Federal grant program will distribute as much as $400,000 for large conservation projects; application deadline Dec. 2

TOPEKA — Application materials for the State Wildlife Grants (SWG) are now available from the Kansas Department of Wildlife and Parks (KDWP). SWG is a federal grant program funded in part by the Fish and Wildlife Service, Department of the Interior, and administered in Kansas by KDWP. The priority of this program is to fund projects that benefit nongame fish and wildlife and their associated habitats. Federal regulations require that projects benefit “species of greatest conservation need,” which may include listed federal and state endangered and threatened species.

KDWP will distribute as much as $400,000 SWG funds through competitive sub-grants. Eligible applicants include local governments, nonprofit corporations, and educational institutions. Federal regulations require that a minimum of 35 percent of project costs be matched from non-federal sources.

To be eligible, proposals must address issues and strategies identified in Kansas' Comprehensive Wildlife Conservation Plan (CWCP), entitled “A Future for Kansas Wildlife," which may be found online at www.kdwp.ks.us. (At this website, type "Kansas CWCP" in the search box, then click the "Kansas CWCP" link.) All proposals that address priorities stated in A Future for Kansas Wildlife for Species of Greatest Conservation Need will be considered for funding. However, priority consideration will be given to research proposals that specifically address the following:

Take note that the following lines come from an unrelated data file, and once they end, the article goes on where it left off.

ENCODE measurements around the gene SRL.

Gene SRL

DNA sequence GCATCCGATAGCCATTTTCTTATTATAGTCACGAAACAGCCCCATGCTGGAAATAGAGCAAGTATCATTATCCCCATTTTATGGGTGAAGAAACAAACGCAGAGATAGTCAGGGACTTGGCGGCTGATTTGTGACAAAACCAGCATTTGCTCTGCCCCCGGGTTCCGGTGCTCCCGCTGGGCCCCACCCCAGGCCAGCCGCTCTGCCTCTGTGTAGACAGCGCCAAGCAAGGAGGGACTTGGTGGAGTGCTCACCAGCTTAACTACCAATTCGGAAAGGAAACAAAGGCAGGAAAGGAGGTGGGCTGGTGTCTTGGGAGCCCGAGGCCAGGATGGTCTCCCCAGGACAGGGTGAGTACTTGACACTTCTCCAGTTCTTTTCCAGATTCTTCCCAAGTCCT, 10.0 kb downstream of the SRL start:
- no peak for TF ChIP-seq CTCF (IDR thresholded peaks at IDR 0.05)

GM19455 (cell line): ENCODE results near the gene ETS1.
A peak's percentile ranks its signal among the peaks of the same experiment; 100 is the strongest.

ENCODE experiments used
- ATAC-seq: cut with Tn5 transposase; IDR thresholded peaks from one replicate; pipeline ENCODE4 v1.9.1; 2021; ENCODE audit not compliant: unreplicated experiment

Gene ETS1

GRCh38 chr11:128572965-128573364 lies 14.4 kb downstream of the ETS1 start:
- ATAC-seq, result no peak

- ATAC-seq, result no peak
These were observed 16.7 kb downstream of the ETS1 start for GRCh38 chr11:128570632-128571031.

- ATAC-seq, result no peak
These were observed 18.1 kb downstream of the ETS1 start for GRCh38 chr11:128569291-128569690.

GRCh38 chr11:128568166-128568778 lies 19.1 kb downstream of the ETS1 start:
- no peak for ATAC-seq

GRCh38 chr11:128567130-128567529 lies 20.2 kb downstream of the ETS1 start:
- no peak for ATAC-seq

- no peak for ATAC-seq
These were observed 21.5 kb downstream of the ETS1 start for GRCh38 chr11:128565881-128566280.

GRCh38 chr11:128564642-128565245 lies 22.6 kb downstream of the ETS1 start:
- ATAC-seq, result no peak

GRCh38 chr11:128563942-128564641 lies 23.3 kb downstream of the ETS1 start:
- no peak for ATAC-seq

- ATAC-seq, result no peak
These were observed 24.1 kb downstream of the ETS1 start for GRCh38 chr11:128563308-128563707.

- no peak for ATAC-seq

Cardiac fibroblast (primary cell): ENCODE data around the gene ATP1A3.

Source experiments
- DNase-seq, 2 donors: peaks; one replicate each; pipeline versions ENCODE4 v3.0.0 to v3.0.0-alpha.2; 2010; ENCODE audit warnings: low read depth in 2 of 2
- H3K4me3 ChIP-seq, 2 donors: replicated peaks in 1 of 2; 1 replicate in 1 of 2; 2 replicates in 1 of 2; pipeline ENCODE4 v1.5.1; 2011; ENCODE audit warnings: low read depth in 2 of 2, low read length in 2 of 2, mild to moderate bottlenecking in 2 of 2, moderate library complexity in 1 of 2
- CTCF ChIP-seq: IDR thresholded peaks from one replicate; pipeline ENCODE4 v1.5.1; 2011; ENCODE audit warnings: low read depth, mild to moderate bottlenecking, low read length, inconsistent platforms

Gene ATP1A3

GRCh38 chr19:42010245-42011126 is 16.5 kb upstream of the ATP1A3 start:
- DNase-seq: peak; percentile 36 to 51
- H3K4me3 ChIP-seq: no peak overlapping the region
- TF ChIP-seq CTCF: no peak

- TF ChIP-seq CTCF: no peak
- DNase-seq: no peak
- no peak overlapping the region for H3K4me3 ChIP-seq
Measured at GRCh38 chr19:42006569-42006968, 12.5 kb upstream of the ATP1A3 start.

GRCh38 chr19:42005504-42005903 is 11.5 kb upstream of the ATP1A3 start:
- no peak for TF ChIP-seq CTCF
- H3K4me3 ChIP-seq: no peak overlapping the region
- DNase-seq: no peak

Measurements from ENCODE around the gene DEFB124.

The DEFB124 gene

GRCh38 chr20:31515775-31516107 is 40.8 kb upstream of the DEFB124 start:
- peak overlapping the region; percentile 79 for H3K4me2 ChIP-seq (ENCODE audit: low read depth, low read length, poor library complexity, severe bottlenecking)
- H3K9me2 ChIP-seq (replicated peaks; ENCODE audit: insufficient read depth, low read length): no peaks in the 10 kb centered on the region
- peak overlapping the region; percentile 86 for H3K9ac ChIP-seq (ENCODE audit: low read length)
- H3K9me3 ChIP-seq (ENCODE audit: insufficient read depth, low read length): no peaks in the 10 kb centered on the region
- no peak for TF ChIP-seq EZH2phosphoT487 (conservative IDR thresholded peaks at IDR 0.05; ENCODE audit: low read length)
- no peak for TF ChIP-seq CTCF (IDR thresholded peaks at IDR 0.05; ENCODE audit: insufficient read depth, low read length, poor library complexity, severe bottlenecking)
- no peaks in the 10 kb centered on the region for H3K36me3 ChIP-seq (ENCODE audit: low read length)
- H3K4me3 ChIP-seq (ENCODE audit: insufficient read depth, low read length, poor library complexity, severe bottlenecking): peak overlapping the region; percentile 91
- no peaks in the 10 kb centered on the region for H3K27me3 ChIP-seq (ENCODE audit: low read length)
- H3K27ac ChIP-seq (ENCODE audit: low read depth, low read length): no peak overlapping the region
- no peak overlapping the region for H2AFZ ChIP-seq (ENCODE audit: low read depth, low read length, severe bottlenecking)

• determine habitat associations of broadhead skink (Plestiodon laticeps), determine if Kansas populations are genetically distinct from other populations, and provide any observational data as a geospatial layer capable of easy integration into KDWP GIS systems;
  • determine habitat associations of longnose snake (Rhinocheilus lecontei), determine if Kansas populations are genetically distinct from other populations, and provide any observation data as a geospatial layer capable of easy integration into KDWP GIS systems;
  • assess reproductive life history of Great Plains pelagic spawning fish — i.e. plains minnow (Hybognathus placitus), Arkansas River speckled chub (Macrhybopsis tetranema) silver chub (Macrhybopsis storeriana) — including spawning microhabitat requirements (e.g. flow, substrate, water quality), recruitment success, and impacts of anthropogenic activities (e.g. flow alteration, obstructions, and water diversion) on the viability of existing populations; and
  • assess population sustainability and habitat requirements (physical, biological, and chemical) of the only known population of the Scott riffle beetle (Optioservus phaeus) and evaluate “Active Management Options” related to habitat suitability provided in Recovery Plan for the Scott Riffle Beetle, Optioservus phaeus, in Kansas, (Gilbert). The Recovery Plan can be found online at kdwp.state.ks.us/news/Other-Services/Threatened-and-Endangered-Species/Recovery-Plans.

Specific objectives of the Scott riffle beetle work include estimating long-term population viability of the species at the Big Spring site, evaluating potential management options to enhance habitat for the species at the Big Spring site (including potential for enhancement of habitat substrate as recommended in the Recovery Plan), and determining site criteria that should be considered if transplant of the species were to be undertaken.

The deadline for applications is Dec. 2. For more information or to request application materials, write the Office of Federal Aid, KDWP, 1020 SW Kansas, Room 200, Topeka, KS 66612, or phone 785-296-2281. Persons with special communication needs may use the Kansas Relay Center, 1-800-766-3777.